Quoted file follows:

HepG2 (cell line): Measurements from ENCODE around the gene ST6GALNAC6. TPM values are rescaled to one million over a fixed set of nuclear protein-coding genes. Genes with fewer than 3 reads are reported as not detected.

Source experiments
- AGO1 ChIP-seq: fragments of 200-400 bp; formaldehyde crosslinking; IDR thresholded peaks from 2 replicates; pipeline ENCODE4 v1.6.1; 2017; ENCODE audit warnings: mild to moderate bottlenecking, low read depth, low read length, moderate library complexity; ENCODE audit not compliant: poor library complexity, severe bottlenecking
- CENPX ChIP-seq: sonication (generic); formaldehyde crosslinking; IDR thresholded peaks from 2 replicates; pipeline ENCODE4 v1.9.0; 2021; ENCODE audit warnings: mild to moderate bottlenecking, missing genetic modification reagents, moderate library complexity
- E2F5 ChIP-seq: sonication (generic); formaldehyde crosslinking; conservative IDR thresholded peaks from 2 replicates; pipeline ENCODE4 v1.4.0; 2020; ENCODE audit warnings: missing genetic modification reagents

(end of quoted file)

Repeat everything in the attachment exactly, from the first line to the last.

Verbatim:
HepG2 (cell line): Measurements from ENCODE around the gene ST6GALNAC6. TPM values are rescaled to one million over a fixed set of nuclear protein-coding genes. Genes with fewer than 3 reads are reported as not detected.

Source experiments
- AGO1 ChIP-seq: fragments of 200-400 bp; formaldehyde crosslinking; IDR thresholded peaks from 2 replicates; pipeline ENCODE4 v1.6.1; 2017; ENCODE audit warnings: mild to moderate bottlenecking, low read depth, low read length, moderate library complexity; ENCODE audit not compliant: poor library complexity, severe bottlenecking
- CENPX ChIP-seq: sonication (generic); formaldehyde crosslinking; IDR thresholded peaks from 2 replicates; pipeline ENCODE4 v1.9.0; 2021; ENCODE audit warnings: mild to moderate bottlenecking, missing genetic modification reagents, moderate library complexity
- E2F5 ChIP-seq: sonication (generic); formaldehyde crosslinking; conservative IDR thresholded peaks from 2 replicates; pipeline ENCODE4 v1.4.0; 2020; ENCODE audit warnings: missing genetic modification reagents